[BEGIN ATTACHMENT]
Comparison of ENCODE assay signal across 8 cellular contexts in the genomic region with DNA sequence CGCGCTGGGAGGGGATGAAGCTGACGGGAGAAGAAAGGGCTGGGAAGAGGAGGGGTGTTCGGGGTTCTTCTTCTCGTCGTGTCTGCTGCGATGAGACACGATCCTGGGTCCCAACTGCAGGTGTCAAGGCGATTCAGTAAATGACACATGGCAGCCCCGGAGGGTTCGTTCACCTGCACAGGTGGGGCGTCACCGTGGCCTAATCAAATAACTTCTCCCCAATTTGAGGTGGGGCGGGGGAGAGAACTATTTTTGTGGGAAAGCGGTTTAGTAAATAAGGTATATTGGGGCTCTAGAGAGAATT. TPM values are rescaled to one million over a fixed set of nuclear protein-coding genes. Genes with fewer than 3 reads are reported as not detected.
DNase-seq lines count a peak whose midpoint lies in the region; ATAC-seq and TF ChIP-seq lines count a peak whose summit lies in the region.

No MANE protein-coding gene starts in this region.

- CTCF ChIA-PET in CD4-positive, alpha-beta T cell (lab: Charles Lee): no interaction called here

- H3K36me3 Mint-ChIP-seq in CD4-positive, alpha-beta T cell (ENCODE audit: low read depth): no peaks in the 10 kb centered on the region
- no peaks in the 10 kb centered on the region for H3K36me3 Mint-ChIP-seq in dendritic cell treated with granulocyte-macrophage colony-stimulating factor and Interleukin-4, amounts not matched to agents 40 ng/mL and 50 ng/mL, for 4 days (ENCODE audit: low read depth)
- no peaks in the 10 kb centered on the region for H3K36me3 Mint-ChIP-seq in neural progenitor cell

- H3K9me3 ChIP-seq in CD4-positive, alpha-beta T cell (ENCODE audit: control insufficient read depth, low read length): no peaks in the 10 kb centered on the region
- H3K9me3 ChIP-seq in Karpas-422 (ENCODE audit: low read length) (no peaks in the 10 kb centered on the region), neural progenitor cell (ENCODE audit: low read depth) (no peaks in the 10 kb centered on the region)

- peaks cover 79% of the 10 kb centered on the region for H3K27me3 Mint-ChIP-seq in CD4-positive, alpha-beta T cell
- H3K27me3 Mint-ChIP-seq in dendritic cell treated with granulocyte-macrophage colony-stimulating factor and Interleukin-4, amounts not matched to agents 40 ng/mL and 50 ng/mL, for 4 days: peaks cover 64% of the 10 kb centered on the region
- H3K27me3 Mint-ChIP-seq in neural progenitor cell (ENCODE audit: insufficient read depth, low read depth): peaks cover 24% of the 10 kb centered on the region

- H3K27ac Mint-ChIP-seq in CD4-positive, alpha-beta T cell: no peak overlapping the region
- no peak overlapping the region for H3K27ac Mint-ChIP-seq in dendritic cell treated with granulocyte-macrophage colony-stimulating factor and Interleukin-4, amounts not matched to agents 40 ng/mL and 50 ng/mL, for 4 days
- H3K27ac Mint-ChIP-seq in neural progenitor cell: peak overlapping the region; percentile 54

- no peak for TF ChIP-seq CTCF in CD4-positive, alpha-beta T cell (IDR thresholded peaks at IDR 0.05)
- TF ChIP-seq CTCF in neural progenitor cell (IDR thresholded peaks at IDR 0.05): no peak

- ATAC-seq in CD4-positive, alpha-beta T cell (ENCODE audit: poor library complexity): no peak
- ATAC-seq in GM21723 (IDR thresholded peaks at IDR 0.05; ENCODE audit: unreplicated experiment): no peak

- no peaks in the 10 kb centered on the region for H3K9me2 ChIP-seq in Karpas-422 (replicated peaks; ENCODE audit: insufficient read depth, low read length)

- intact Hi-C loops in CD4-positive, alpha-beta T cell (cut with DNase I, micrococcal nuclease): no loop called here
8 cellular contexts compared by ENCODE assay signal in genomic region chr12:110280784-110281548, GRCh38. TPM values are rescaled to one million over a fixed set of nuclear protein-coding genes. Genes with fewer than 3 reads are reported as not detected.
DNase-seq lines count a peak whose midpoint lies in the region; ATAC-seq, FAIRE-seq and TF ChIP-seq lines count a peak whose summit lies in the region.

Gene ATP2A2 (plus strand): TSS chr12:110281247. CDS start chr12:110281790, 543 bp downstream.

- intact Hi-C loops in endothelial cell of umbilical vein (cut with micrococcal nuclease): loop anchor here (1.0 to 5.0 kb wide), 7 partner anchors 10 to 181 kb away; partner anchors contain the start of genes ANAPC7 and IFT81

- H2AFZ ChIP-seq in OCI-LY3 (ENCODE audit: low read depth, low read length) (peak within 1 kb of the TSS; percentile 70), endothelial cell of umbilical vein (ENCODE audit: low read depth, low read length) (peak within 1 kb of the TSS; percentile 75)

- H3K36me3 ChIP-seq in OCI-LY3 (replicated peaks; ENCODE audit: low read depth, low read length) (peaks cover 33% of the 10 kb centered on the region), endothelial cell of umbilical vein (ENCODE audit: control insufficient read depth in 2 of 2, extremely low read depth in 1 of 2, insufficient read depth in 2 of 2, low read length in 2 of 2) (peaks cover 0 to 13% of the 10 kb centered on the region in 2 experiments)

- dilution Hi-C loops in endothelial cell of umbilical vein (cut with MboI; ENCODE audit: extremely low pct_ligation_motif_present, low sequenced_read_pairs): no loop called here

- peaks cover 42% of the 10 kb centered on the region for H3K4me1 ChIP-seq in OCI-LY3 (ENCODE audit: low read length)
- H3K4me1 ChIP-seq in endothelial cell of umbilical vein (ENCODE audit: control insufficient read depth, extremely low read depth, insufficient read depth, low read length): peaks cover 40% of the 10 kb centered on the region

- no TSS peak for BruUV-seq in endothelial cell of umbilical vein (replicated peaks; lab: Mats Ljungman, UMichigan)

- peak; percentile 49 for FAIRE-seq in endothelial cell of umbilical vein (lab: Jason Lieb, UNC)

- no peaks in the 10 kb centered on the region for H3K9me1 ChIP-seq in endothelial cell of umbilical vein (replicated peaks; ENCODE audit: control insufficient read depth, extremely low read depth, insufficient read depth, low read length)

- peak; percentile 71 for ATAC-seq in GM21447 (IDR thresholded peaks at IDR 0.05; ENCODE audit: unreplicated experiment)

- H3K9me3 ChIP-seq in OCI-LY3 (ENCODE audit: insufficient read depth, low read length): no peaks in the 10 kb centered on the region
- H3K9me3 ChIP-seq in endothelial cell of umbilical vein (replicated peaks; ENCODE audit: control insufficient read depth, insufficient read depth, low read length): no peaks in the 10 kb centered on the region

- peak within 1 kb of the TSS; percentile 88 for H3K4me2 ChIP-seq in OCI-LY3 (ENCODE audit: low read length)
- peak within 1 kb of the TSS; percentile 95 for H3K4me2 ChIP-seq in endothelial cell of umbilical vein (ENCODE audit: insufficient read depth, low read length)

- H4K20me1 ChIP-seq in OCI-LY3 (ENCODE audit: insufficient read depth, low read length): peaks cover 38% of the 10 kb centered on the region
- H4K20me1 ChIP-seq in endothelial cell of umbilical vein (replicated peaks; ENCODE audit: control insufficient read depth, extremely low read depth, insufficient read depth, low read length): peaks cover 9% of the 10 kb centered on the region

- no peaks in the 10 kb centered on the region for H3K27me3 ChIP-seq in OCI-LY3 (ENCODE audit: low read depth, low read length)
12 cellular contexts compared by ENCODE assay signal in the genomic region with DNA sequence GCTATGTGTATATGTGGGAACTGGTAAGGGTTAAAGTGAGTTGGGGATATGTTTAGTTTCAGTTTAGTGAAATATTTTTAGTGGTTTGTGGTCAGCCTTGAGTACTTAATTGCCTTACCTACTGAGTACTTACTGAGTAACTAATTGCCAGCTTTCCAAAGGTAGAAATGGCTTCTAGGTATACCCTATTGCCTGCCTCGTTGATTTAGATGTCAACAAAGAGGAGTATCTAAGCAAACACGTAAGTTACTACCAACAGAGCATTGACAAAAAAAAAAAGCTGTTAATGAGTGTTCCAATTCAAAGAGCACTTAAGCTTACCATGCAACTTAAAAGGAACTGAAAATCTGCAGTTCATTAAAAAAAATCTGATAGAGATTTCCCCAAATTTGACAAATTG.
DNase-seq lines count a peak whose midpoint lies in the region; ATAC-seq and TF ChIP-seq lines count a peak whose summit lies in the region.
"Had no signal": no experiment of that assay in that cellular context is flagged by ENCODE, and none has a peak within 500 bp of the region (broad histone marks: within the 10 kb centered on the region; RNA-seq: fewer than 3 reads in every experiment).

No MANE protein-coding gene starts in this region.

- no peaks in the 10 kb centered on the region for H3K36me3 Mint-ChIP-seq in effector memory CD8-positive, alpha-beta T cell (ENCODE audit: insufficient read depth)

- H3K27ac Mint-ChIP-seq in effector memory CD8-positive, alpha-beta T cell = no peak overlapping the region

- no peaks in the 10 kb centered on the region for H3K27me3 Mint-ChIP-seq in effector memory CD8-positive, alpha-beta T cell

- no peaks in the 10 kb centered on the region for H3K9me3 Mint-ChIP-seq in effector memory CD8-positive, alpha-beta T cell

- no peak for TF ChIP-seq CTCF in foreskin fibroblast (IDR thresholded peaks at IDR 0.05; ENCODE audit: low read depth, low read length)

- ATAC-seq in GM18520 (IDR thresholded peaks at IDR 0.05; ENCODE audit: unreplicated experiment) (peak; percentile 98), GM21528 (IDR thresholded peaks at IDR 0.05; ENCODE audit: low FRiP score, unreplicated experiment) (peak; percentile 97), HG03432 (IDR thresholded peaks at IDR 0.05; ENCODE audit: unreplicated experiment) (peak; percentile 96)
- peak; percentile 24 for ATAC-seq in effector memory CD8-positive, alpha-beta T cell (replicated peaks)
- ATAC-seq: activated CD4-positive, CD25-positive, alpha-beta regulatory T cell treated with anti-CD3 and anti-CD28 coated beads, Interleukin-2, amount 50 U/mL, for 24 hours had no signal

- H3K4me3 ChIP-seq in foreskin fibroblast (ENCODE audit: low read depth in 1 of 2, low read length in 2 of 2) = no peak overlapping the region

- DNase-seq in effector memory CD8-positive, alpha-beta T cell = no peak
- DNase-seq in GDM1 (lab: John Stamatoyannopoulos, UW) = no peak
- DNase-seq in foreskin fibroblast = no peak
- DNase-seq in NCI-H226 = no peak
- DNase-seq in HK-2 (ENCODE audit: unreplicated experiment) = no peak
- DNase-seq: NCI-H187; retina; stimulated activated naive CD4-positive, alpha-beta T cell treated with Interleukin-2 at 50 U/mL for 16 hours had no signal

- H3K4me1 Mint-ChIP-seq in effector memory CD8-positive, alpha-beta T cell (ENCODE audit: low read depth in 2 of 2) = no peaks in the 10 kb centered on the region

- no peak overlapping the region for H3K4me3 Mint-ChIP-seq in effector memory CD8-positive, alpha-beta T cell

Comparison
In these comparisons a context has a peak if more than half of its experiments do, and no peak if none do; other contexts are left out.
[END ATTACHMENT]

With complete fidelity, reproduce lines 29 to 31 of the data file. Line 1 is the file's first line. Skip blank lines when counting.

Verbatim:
- peaks cover 42% of the 10 kb centered on the region for H3K4me1 ChIP-seq in OCI-LY3 (ENCODE audit: low read length)
- H3K4me1 ChIP-seq in endothelial cell of umbilical vein (ENCODE audit: control insufficient read depth, extremely low read depth, insufficient read depth, low read length): peaks cover 40% of the 10 kb centered on the region

- no TSS peak for BruUV-seq in endothelial cell of umbilical vein (replicated peaks; lab: Mats Ljungman, UMichigan)